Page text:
My first post, so please be gentle and I'll do the same :-)
While there are some good ideas here, I don't think any of them quite meet the requirements of the original poster:
"Our client wants us to come up with a way for him to add 70-80
advertisers from this list of 150" -
I certainly agree with many of the nifty ideas in which users would be able to filter results and add them to the Selected Advertisers list, we still need a way to bulk add approximately 70 advertisers to the selection. While the filtering ideas are quite good, it would merely lead to an application much like any e-mail application where the user is specifying the recipients in the "to" field. Imagine having to add 70 recipients by hand!
Ideally, we would not want the following workflow:
- Type of phrase to search on
- (Results appear)
- Use either presses enter for the auto-completed item or selects one or more items from the appearing list
- Repeat steps 1 to 3 until approximately 70 advertisers have been added
I see some fine posts here from many people who really know their stuff, but I think some have gone perhaps a off topic and are somewhat focused on implementation technologies rather than the psychology of good "user interface design".
My final thought to this thread is – perhaps some sort of mechanism to add "groups" to the selection as this would certainly reduce repeating the same workflow 70 times. Some software that I have seen will pick advertisers in a "round robin" approach. Certainly this could help to some of the selection; in addition, you could have predefined groups that you may always want added, perhaps a list of your top paying advertisers or advertisements for products that are "new".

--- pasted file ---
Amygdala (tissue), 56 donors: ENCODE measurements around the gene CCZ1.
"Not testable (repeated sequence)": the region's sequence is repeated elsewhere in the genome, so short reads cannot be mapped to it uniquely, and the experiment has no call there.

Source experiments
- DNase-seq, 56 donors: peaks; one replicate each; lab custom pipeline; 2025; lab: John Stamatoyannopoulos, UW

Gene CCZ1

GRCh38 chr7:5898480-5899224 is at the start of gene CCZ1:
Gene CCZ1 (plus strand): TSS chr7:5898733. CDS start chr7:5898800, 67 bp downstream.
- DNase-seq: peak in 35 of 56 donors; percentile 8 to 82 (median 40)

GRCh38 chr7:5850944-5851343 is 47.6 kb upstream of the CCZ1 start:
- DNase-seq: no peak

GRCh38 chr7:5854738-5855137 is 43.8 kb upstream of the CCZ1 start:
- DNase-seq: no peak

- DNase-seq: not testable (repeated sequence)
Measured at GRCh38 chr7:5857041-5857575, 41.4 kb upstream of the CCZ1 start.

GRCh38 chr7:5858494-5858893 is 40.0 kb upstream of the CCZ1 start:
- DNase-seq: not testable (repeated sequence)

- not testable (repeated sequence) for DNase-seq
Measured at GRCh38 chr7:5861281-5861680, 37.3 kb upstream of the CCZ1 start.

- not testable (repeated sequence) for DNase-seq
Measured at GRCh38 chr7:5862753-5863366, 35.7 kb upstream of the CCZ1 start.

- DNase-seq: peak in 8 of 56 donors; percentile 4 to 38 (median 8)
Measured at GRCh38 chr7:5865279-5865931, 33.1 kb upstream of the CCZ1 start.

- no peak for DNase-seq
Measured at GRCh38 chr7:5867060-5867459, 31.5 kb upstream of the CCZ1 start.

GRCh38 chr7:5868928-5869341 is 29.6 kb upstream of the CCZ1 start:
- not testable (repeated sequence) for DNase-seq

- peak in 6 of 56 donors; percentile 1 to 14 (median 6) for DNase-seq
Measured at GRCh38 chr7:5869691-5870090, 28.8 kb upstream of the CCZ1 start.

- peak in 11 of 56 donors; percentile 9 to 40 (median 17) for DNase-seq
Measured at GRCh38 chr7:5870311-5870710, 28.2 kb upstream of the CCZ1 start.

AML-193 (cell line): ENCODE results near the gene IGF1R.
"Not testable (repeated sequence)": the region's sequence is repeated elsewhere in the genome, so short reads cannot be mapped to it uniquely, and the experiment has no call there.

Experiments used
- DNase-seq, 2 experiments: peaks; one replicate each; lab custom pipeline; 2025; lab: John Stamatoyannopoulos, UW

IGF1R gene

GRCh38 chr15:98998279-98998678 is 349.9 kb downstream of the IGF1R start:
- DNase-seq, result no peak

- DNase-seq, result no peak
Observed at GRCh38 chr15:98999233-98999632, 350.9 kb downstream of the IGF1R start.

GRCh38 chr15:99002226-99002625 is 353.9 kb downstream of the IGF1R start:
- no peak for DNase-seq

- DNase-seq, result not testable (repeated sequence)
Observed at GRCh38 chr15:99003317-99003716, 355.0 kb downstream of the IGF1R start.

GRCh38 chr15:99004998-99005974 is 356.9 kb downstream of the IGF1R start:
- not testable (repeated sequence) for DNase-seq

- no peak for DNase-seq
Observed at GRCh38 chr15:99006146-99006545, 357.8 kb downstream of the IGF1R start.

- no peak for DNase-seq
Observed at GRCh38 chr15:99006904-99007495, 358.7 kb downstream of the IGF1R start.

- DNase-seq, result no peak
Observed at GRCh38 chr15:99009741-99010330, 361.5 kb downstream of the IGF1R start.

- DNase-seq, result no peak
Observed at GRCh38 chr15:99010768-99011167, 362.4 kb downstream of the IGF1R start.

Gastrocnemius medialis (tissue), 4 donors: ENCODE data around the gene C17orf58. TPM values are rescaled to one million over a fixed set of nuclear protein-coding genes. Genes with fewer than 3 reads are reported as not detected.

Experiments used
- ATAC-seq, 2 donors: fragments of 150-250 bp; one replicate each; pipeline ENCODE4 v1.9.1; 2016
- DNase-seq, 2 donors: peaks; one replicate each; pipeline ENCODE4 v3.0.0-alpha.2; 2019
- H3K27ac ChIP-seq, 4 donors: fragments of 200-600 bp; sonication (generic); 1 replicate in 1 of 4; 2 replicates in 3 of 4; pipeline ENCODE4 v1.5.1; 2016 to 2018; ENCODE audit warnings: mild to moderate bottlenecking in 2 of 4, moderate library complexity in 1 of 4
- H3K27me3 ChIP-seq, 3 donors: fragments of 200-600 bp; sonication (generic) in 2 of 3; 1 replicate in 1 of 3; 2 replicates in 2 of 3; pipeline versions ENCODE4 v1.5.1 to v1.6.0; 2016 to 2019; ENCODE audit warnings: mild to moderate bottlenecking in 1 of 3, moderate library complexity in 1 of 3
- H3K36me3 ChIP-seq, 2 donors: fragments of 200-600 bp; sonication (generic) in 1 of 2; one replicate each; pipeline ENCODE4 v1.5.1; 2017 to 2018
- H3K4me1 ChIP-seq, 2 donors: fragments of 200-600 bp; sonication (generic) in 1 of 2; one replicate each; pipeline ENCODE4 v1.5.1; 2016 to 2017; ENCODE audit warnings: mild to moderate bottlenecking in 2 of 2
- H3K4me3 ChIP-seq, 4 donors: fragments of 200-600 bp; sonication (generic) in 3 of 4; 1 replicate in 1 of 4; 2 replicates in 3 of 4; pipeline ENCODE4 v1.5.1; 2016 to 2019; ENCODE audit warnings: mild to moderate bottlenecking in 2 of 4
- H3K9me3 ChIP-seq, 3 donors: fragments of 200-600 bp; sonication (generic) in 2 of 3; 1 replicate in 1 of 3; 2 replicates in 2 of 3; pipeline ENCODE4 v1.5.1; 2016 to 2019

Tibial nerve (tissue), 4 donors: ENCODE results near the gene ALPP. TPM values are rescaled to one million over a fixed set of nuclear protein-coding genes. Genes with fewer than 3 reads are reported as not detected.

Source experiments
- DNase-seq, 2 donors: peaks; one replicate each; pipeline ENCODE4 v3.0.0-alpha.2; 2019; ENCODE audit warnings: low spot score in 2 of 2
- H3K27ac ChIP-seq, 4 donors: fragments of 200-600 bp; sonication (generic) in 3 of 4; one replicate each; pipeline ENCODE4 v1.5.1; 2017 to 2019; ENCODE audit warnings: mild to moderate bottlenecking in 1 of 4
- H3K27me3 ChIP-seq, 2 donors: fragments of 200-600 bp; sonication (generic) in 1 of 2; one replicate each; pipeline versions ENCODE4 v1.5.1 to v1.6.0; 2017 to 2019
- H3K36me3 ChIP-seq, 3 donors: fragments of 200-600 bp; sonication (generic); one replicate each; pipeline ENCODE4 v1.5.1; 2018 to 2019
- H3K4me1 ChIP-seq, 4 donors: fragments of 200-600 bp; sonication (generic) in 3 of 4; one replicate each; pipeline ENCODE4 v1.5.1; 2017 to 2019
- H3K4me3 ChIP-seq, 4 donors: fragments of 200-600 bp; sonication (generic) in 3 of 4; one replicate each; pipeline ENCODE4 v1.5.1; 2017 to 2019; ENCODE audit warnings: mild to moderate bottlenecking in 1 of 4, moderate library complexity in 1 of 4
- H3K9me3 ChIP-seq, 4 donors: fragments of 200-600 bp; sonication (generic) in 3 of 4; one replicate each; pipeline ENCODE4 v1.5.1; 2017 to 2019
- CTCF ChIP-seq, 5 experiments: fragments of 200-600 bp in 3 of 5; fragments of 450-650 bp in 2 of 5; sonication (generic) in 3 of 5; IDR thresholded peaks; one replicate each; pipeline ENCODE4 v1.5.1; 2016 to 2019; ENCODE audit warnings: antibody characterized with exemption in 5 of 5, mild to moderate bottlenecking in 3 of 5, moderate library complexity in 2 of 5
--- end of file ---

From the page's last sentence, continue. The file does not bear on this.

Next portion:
And now for something slightly off topic...
Matty, I see you mentioned Apple and in particular the iPhone -
...we can learn from the iPhone ...key is about making reasonable assumptions that eventuate in decisions made for the user...
Not quite sure which you mean by that after our talk the other day. Not only are touch devices , perhaps less usable, but Apple generally has a history of making software that makes you wonder what they really think of their user base. A prime example – if you wish to rename your iPad device, first you will need to connect it to a computer that in addition has iTunes software. Why on earth I cannot simply go into the General settings of the iPad is anyone's guess.
The best user interfaces are of the style – "inductive user interface design", as opposed to – "deductive user interface design" or in other words – "trial and error". Touch devices fall into the latter category. Let me explain:
If anything touch devices made popular by Apple as in the iTouch, iPhone, and now the iPad have if anything thrown software usability back into the Stone Age of "deductive user interfaces". Like a very badly designed glyph on a button , leaving the user to think – "my goodness, what does that mean?", staring at the screen of a touch device, it is not immediately apparent that using two fingers allows the user to zoom in or out; or my favourite – that holding your finger down and an icon for two seconds or so puts the device into "delete mode".
In the same way that a badly designed icon falls into the category of – "I don't know what that means, but after I use it for the first time, I'll usually remember what it does", many touch devices fall into the category of deductive user interfaces because the user must deduce what the program can actually do by "playing with it" therefore reducing its immediate usability.
Keep up the fine work!
MickyD's Random Thoughts